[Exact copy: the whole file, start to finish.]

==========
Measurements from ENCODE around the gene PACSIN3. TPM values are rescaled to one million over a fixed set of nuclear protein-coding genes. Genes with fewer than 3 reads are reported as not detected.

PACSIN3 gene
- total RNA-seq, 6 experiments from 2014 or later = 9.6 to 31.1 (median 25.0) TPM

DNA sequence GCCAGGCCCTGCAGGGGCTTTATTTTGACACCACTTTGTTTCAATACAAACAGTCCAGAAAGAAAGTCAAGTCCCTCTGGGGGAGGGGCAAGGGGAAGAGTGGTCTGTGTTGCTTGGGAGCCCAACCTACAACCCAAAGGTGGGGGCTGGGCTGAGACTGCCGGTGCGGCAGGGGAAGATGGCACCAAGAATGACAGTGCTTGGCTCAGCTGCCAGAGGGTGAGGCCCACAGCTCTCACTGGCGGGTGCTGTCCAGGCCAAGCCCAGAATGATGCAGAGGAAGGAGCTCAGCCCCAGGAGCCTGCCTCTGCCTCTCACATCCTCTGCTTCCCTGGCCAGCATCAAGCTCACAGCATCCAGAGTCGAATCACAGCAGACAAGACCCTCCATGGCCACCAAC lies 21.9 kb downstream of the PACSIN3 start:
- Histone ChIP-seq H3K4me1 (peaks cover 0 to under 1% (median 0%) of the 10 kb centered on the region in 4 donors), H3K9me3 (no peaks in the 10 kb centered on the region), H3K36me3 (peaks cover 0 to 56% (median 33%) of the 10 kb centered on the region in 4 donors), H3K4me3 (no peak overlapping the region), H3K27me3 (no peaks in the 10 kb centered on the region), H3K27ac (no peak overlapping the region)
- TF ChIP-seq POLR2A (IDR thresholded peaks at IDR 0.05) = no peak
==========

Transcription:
Measurements from ENCODE around the gene PACSIN3. TPM values are rescaled to one million over a fixed set of nuclear protein-coding genes. Genes with fewer than 3 reads are reported as not detected.

PACSIN3 gene
- total RNA-seq, 6 experiments from 2014 or later = 9.6 to 31.1 (median 25.0) TPM

DNA sequence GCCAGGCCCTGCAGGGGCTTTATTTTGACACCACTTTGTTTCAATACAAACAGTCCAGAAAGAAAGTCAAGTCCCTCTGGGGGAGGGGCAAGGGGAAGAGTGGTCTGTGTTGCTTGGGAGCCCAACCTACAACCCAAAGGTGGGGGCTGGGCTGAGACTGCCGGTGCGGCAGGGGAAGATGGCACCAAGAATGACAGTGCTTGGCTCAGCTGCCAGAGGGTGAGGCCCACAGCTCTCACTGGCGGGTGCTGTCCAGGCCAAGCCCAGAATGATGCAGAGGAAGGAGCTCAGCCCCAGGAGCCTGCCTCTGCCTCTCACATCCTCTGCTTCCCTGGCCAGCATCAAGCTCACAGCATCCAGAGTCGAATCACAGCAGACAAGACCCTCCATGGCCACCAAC lies 21.9 kb downstream of the PACSIN3 start:
- Histone ChIP-seq H3K4me1 (peaks cover 0 to under 1% (median 0%) of the 10 kb centered on the region in 4 donors), H3K9me3 (no peaks in the 10 kb centered on the region), H3K36me3 (peaks cover 0 to 56% (median 33%) of the 10 kb centered on the region in 4 donors), H3K4me3 (no peak overlapping the region), H3K27me3 (no peaks in the 10 kb centered on the region), H3K27ac (no peak overlapping the region)
- TF ChIP-seq POLR2A (IDR thresholded peaks at IDR 0.05) = no peak